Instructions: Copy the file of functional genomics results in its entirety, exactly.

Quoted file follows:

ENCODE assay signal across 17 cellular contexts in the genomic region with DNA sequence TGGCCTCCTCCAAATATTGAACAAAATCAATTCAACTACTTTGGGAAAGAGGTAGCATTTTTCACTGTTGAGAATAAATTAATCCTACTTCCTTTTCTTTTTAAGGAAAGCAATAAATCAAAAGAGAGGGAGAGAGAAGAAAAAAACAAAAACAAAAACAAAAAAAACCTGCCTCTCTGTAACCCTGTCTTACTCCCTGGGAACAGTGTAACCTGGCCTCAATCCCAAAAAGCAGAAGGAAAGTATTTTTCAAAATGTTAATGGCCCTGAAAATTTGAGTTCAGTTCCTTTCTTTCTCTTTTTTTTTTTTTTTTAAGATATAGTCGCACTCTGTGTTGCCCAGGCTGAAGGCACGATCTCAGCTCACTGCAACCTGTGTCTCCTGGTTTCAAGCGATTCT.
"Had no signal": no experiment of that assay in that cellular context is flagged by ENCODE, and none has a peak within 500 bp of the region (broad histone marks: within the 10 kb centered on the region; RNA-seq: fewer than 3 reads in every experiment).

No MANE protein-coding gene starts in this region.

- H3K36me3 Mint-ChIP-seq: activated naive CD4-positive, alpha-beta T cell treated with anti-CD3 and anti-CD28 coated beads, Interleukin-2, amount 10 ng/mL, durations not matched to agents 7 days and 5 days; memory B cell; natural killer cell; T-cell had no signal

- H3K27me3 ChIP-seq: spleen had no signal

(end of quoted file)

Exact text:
ENCODE assay signal across 17 cellular contexts in the genomic region with DNA sequence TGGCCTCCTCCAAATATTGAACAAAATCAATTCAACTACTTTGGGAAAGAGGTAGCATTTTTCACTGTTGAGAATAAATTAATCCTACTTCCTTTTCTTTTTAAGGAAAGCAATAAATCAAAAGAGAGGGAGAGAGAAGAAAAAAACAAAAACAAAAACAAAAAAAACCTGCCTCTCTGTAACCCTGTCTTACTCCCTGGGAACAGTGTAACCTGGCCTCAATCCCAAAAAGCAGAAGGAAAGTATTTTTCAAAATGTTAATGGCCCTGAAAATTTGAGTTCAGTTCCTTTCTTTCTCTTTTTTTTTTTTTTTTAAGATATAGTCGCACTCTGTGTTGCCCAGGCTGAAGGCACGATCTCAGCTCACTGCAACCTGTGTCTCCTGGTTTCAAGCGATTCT.
"Had no signal": no experiment of that assay in that cellular context is flagged by ENCODE, and none has a peak within 500 bp of the region (broad histone marks: within the 10 kb centered on the region; RNA-seq: fewer than 3 reads in every experiment).

No MANE protein-coding gene starts in this region.

- H3K36me3 Mint-ChIP-seq: activated naive CD4-positive, alpha-beta T cell treated with anti-CD3 and anti-CD28 coated beads, Interleukin-2, amount 10 ng/mL, durations not matched to agents 7 days and 5 days; memory B cell; natural killer cell; T-cell had no signal

- H3K27me3 ChIP-seq: spleen had no signal